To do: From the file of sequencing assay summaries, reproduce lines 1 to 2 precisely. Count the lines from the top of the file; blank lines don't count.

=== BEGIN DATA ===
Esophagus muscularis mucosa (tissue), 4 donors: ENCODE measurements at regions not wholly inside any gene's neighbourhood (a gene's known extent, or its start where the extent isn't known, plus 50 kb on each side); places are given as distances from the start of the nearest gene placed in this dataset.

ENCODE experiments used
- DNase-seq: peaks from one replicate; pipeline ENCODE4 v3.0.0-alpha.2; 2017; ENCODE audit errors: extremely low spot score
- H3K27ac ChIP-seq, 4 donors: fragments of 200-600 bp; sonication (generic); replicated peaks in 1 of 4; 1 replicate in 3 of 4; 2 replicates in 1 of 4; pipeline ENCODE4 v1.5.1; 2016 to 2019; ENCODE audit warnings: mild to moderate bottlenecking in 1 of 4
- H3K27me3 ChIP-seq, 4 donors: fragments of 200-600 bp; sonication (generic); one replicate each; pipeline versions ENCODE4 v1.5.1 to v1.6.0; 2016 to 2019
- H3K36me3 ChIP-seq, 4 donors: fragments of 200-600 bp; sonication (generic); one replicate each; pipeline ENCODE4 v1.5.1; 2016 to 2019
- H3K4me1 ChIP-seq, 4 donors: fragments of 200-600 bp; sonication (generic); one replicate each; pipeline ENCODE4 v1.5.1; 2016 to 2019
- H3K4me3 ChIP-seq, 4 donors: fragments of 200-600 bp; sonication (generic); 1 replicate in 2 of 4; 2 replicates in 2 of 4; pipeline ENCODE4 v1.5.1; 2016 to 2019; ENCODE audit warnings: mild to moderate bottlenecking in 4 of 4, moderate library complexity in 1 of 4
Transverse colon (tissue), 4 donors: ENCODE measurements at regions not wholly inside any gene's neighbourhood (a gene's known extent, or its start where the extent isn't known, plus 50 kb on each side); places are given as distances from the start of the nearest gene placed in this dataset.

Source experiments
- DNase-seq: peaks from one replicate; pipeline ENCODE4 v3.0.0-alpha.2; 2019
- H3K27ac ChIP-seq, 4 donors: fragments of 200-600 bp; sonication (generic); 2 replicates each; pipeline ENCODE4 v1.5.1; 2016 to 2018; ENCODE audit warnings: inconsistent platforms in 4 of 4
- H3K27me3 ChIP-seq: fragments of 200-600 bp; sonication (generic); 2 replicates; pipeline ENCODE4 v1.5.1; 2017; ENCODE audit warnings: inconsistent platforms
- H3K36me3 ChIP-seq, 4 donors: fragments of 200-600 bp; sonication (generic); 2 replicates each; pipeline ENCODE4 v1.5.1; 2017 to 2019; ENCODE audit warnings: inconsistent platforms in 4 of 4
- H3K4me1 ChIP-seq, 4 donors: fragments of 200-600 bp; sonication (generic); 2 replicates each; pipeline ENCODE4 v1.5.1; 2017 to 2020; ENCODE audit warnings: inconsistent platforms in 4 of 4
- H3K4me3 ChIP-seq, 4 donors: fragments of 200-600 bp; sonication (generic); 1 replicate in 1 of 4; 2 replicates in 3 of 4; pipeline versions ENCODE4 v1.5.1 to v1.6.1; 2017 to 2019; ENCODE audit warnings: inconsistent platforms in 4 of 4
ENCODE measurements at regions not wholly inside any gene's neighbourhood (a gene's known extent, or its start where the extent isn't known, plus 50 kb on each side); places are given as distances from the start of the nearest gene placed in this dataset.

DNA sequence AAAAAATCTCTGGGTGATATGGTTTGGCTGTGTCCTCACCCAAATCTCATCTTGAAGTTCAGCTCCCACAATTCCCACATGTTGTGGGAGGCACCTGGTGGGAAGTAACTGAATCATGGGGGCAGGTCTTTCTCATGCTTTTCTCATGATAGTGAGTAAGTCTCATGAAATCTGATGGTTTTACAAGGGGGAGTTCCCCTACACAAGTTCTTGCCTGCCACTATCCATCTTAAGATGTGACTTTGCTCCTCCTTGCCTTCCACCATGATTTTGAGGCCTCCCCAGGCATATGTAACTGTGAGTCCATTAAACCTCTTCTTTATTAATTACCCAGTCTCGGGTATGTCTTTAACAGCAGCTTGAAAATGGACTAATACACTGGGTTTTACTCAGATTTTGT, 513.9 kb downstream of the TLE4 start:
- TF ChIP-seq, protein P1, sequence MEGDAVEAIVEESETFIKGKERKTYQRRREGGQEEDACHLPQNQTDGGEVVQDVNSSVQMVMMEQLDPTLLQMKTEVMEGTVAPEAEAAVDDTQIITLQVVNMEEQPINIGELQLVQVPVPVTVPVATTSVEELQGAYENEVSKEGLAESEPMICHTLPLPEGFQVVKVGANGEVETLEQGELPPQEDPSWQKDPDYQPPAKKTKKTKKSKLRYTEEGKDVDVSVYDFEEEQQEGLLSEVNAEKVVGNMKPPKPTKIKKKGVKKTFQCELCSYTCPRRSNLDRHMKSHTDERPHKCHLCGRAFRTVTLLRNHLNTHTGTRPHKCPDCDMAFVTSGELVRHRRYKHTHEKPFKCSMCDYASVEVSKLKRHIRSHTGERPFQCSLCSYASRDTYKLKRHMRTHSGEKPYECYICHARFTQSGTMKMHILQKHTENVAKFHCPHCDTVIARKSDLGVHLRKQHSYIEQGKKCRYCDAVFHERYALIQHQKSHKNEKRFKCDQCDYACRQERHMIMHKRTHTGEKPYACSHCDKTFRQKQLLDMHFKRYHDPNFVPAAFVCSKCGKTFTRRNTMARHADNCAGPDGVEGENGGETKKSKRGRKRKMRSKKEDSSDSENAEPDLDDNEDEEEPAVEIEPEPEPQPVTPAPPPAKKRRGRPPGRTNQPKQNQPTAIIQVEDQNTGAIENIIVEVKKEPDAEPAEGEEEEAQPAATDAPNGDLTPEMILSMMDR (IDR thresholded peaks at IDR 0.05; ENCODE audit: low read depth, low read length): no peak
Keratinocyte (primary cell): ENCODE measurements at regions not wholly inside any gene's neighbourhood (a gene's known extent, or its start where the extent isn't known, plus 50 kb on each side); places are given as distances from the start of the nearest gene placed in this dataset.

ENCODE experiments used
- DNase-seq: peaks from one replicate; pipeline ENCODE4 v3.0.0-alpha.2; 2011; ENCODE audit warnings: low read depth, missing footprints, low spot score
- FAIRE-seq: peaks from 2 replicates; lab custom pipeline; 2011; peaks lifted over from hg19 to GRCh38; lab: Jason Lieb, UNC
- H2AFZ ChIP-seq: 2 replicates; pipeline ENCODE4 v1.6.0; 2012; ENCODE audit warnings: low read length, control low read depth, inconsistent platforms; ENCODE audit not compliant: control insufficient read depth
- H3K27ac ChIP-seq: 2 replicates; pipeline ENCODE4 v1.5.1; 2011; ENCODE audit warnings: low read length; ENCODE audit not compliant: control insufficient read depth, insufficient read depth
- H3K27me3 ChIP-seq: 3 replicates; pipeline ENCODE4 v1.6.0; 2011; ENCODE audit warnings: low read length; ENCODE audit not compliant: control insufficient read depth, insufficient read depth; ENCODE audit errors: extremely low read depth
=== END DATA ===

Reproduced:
Esophagus muscularis mucosa (tissue), 4 donors: ENCODE measurements at regions not wholly inside any gene's neighbourhood (a gene's known extent, or its start where the extent isn't known, plus 50 kb on each side); places are given as distances from the start of the nearest gene placed in this dataset.

ENCODE experiments used